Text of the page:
Michael Long will soon add Aria to his existing Opus
Michael Long had news, but he wasn't going to share it with me over the phone. "Let's meet for lunch," he insisted, "and I'll tell you all about it."
Over xiao long bao, seaweed salad and beef noodle soup at Lao Wang Noodle House, Long detailed the plans for a new restaurant that he'll soon open at 250 Josephine Street, a familiar Cherry Creek address that's been home to the Creekside Grill, Papillion Cafe, Indigo, Go Fish Grill, Tula Latin Bistro and, most recently, Jucy Lucy's Steakhouse.
By early September, it'll be Aria, a "creative French, Italian, Spanish and Mediterranean restaurant," says Long that will be similar to Opus, his Littleton restaurant at 2575 Main Street, but less expensive and more casual. "We're going to follow the blueprint of success that we've had at Opus -- great service, a superior wine program and creative food -- but Aria is going to be a place for every day dining, not just fine dining, which is what Opus is."
And Opus will no longer have Long in the kitchen. Sean McGaughey, Long's sous chef, will take on the executive chef roll, while Long will stay on as a managing partner and oversee menu creation. "My role there is still being defined," admits Long, who bought Opus in 2005, "but suffice it to say I felt like I was pulling a team of oxen while walking on eggshells, so I'm taking a step back from Opus to concentrate on what I love best, which is cooking."
Long, who sold the majority of his ownership in Opus to silent partners, says that they'll oversee the administrative responsibilities, giving him the freedom to step back into the kitchen full-time. "I was doing a ton of admin stuff, and ended up moving away from food and cooking -- my passions -- so we've worked it out so that I'll return to the kitchen, while my partners will handle the day-to-day things, both at Opus and Aria."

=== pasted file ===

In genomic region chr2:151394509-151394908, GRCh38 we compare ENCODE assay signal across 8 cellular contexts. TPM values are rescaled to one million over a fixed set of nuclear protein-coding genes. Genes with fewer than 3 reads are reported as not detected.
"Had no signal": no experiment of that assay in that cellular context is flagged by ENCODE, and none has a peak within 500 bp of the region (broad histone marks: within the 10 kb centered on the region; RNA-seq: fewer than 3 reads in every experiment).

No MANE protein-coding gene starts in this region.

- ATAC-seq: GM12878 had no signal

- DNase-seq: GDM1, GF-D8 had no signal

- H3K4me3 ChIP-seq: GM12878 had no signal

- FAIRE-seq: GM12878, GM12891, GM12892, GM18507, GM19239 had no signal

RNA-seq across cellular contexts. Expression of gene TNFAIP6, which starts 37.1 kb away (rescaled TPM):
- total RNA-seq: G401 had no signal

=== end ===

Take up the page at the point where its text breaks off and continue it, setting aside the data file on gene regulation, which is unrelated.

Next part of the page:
As for taking over a space that some contend is "jinxed," considering all the restaurants that have arrived and exited, some more rapidly than others, Long dismisses the notion. "I don't believe in cursed spaces -- just cursed operators," he says. "I feel good in this space, it's in great shape, especially the kitchen equipment and the landlord is extremely reasonable and fair, which makes things a lot easier to accomplish."
Long likes the neighborhood, too. "I want to be where the action is, and where people really love good food, and Cherry Creek and the neighborhoods that surround it are full of people that really appreciate great food. I like that."
The menu at Aria (the name is an operatic term for an extended voice solo), will be innovative, says Long, comprised of dishes that range from crab gazpacho with tomato paprika sorbet and grilled paillard of veal with parsley salad, confit tomatoes and shaved Locatelli Romano cheese to shitake mushroom and escargot melts and carpaccio of Colorado Heirloom tomatoes with hot mozzarella croutons. "The kitchen has an ice cream maker, a slow cooker and a freaking band saw. Do you have any idea how much fun I'm going to have?" It's not so much a question, as a declaration. "Walking into that kitchen and seeing all the cool equipment was like Christmas morning," Long tells me.
Next on his list? A cotton candy machine. "It's time to have some fun and do some new and exciting things," says Long.
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